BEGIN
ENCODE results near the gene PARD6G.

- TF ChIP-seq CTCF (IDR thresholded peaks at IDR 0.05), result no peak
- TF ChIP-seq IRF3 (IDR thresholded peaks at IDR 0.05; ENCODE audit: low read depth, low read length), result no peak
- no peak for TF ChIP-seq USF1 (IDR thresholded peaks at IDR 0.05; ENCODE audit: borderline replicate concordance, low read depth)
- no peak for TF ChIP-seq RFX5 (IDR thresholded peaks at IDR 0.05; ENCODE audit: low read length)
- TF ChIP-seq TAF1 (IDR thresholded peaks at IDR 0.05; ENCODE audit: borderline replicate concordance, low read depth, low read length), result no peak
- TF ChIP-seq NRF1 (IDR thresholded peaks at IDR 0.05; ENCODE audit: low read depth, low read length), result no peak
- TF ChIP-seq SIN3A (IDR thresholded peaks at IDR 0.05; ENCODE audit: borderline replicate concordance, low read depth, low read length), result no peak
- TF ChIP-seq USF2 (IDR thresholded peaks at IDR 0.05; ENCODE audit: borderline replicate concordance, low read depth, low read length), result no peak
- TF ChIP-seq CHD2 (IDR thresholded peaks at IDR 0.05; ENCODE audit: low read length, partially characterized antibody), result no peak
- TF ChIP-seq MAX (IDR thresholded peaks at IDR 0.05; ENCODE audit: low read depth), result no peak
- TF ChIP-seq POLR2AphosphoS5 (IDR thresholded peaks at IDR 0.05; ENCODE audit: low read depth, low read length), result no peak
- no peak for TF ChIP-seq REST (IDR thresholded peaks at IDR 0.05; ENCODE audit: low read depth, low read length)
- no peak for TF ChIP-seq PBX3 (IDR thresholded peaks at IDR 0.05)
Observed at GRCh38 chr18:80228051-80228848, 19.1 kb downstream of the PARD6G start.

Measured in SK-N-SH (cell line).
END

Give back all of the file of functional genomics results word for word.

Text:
ENCODE results near the gene PARD6G.

- TF ChIP-seq CTCF (IDR thresholded peaks at IDR 0.05), result no peak
- TF ChIP-seq IRF3 (IDR thresholded peaks at IDR 0.05; ENCODE audit: low read depth, low read length), result no peak
- no peak for TF ChIP-seq USF1 (IDR thresholded peaks at IDR 0.05; ENCODE audit: borderline replicate concordance, low read depth)
- no peak for TF ChIP-seq RFX5 (IDR thresholded peaks at IDR 0.05; ENCODE audit: low read length)
- TF ChIP-seq TAF1 (IDR thresholded peaks at IDR 0.05; ENCODE audit: borderline replicate concordance, low read depth, low read length), result no peak
- TF ChIP-seq NRF1 (IDR thresholded peaks at IDR 0.05; ENCODE audit: low read depth, low read length), result no peak
- TF ChIP-seq SIN3A (IDR thresholded peaks at IDR 0.05; ENCODE audit: borderline replicate concordance, low read depth, low read length), result no peak
- TF ChIP-seq USF2 (IDR thresholded peaks at IDR 0.05; ENCODE audit: borderline replicate concordance, low read depth, low read length), result no peak
- TF ChIP-seq CHD2 (IDR thresholded peaks at IDR 0.05; ENCODE audit: low read length, partially characterized antibody), result no peak
- TF ChIP-seq MAX (IDR thresholded peaks at IDR 0.05; ENCODE audit: low read depth), result no peak
- TF ChIP-seq POLR2AphosphoS5 (IDR thresholded peaks at IDR 0.05; ENCODE audit: low read depth, low read length), result no peak
- no peak for TF ChIP-seq REST (IDR thresholded peaks at IDR 0.05; ENCODE audit: low read depth, low read length)
- no peak for TF ChIP-seq PBX3 (IDR thresholded peaks at IDR 0.05)
Observed at GRCh38 chr18:80228051-80228848, 19.1 kb downstream of the PARD6G start.

Measured in SK-N-SH (cell line).